William Elford Leach (1791-1836) was a prominent zoologist, born in the height of the Age of Enlightenment in Plymouth, Devon. From a young age, he began to collect marine specimens along the Devon coast, and after embarking on a medical apprenticeship at St Bartholomew’s Hospital, London, and completing his M.D in Scotland, Leach turned to natural history in earnest. It was a career that would see him establish over three hundred genera, publish widely in the field of insect and Crustacea studies, but would also lead to losses, overwork, and early retirement.

In 1813,  when the role was made vacant by George Shaw, William Elford Leach was made Assistant Librarian (a role later known as “Assistant Keeper”) of the British Museum’s natural history department, where he was responsible for the zoological collections.  During his time in curatorial work, Leach established himself as a taxonomist of International renown. Inspired by the French texts he was reading late into the night, he made large reforms to the Linnean system of classification, particularly in conchology and entomology, in which he notably separated centipedes and millipedes into their own subphylum, Myriapoda. He soon became recognised as the leading expert on Crustacea, and he was made a Fellow of the Royal Society in 1816, aged only 25. In terms of the naming his own “discoveries,” Leach tended to honour his friends and associates. Consequently, a total of nineteen species and one genus bear some derivation of “Cranch” after John Cranch, his friend and employee. Tragically, Cranch died during the ill-fated expedition of the HMS Congo in 1816, an endeavour which saw thirty-eight of the fifty-six crew members perish, most likely from yellow fever. After Cranch’s death, Leach systematically set about describing the specimens his friend had collected, a lengthy and difficult process which may well have contributed to his steady decline in the 1820s. Nine of the over 380 genera Leach established, in a latinised or anagrammatic form, also bear the name Caroline, though the identity of this woman and her relationship to Leach has never been discovered. The marine isopod crustacean Cirolana cranchi honours both these figures from Leach’s life. In late 1821, he suffered a nervous breakdown, and retired from the museum to convalesce in various locations around Europe.

Leach’s written legacy is impressive. He authored several articles for the Encyclopaedia Britannica and the Edinburgh Encylopaedia on Crustacea, as well as publishing thirty-one papers in the Royal Society Catalogue and seven pieces for the Transactions of the Linnean Society, three of which were on insects, all within the space of a few years. Perhaps his most ambitious intention, however, was to create a multi-volume illustrated dictionary of British Crustacea. Malacostraca Podophthalma Britanniæ, or a Monograph on the British Crabs, Lobsters, Prawns, and other Crustacea with pedunculated eyes, was published between 1815 and 1817, with coloured plates by James Sowerby. The project would remain incomplete at the time of Leach’s sudden death, in August 1836, from Cholera. Nonetheless, an edition of the genus Cancer, with 54 illustrations, remains one of the treasures of the Institution. Whilst Leach is perhaps one of the lesser-known names in early science today, his commitment to zoology has been honoured in the species that bear his nomenclature, such as the blue-winged kookaburra, Dacelo leachii. His slightly eccentric, but charming naming system remains in many of the species we still recognise today.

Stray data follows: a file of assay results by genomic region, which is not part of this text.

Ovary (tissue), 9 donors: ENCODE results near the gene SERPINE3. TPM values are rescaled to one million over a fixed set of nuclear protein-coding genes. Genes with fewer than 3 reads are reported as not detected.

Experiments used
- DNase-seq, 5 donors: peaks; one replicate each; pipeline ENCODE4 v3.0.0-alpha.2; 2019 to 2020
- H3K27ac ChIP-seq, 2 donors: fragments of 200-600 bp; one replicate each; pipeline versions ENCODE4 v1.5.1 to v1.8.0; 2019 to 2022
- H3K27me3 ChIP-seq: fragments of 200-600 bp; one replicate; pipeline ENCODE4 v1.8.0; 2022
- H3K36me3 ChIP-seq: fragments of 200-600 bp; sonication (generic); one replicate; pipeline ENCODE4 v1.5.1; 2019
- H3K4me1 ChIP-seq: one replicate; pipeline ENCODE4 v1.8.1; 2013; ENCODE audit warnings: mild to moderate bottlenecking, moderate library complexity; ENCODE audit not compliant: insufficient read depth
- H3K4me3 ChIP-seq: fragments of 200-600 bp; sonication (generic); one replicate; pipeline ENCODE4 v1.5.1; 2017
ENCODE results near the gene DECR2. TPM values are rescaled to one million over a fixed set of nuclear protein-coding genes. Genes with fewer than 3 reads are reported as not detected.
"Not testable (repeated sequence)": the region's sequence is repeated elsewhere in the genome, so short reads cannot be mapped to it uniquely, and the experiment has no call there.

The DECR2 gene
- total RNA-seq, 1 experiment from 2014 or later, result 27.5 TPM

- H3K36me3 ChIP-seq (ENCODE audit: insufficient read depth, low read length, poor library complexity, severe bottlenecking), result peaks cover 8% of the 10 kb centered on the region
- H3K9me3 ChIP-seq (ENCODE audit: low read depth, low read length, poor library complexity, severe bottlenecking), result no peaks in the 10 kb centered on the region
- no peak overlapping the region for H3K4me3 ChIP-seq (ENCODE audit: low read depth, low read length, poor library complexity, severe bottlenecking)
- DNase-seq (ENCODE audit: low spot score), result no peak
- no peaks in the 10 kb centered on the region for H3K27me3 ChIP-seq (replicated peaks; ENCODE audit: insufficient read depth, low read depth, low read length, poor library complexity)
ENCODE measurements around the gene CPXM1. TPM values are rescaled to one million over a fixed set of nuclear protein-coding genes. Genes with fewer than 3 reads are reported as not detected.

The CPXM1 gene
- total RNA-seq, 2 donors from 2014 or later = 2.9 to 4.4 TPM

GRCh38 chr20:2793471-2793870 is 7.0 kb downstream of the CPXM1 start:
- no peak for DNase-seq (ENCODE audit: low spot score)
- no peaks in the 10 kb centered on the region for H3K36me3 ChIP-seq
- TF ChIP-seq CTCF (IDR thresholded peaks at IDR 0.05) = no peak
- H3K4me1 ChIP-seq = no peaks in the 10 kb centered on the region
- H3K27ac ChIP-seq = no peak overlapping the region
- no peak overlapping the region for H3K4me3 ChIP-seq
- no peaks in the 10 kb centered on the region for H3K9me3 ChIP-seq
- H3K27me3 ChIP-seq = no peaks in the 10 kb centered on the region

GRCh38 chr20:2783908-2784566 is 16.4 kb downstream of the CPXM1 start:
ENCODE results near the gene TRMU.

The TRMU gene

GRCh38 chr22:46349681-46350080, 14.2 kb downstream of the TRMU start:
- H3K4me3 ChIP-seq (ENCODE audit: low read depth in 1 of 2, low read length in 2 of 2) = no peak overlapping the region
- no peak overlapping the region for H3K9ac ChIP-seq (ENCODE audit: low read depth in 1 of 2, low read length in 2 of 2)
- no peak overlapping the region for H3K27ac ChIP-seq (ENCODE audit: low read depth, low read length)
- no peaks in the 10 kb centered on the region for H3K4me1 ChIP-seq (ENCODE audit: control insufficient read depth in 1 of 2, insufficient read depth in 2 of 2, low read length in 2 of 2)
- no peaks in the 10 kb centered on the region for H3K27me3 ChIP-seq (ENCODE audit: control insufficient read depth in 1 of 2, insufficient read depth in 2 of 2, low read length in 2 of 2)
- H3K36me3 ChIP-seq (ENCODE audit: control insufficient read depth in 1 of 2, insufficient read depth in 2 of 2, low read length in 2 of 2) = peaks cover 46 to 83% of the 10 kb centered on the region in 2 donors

In 1837, a year after his death, Dr Francis Boott, the secretary of the Linnean Society, declared: “Few men have ever devoted themselves to zoology with greater zeal than Dr Leach.”




Photographs from William Elford Leach, Malacostraca podophthalmata Britanniae ; or, Descriptions of such British species of the Linnean genus Cancer as have their eyes elevated on footstalks /  Illustrated with figures of all the species, by James Sowerby (Lambeth, England : James Sowerby, 1815).